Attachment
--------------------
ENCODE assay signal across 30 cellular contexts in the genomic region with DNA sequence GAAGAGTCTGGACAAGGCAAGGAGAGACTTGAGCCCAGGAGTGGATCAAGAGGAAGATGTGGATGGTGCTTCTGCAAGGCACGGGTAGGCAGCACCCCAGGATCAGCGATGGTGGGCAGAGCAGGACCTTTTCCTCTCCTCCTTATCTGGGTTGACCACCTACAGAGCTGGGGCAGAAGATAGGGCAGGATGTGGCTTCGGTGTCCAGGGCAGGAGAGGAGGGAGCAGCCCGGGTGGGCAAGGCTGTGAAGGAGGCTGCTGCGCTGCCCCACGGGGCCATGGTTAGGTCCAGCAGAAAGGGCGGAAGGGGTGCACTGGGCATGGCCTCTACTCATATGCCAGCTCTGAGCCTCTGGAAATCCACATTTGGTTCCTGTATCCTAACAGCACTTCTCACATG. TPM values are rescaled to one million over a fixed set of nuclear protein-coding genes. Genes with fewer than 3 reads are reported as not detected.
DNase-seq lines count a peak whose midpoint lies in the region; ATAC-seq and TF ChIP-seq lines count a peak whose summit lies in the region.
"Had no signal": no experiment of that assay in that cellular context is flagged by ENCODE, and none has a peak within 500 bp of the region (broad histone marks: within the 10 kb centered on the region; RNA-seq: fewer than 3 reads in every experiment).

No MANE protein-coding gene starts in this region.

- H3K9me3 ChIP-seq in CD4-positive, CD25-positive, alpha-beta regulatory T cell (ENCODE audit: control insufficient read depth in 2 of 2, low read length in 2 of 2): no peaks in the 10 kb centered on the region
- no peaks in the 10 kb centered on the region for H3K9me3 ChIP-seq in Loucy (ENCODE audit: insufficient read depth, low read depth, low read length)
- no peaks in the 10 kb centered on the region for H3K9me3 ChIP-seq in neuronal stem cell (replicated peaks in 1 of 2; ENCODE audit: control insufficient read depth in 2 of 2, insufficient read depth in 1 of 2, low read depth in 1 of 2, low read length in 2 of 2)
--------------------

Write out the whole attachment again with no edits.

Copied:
ENCODE assay signal across 30 cellular contexts in the genomic region with DNA sequence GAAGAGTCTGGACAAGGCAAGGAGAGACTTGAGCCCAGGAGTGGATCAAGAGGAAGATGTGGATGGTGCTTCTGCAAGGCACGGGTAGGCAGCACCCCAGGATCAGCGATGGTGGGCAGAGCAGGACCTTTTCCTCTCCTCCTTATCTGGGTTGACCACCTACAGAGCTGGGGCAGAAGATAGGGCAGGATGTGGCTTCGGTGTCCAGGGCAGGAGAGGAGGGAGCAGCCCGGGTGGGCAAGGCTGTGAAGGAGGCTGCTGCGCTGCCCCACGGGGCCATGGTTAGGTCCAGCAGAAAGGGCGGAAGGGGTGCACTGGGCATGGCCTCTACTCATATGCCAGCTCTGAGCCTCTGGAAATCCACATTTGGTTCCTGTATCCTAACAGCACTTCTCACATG. TPM values are rescaled to one million over a fixed set of nuclear protein-coding genes. Genes with fewer than 3 reads are reported as not detected.
DNase-seq lines count a peak whose midpoint lies in the region; ATAC-seq and TF ChIP-seq lines count a peak whose summit lies in the region.
"Had no signal": no experiment of that assay in that cellular context is flagged by ENCODE, and none has a peak within 500 bp of the region (broad histone marks: within the 10 kb centered on the region; RNA-seq: fewer than 3 reads in every experiment).

No MANE protein-coding gene starts in this region.

- H3K9me3 ChIP-seq in CD4-positive, CD25-positive, alpha-beta regulatory T cell (ENCODE audit: control insufficient read depth in 2 of 2, low read length in 2 of 2): no peaks in the 10 kb centered on the region
- no peaks in the 10 kb centered on the region for H3K9me3 ChIP-seq in Loucy (ENCODE audit: insufficient read depth, low read depth, low read length)
- no peaks in the 10 kb centered on the region for H3K9me3 ChIP-seq in neuronal stem cell (replicated peaks in 1 of 2; ENCODE audit: control insufficient read depth in 2 of 2, insufficient read depth in 1 of 2, low read depth in 1 of 2, low read length in 2 of 2)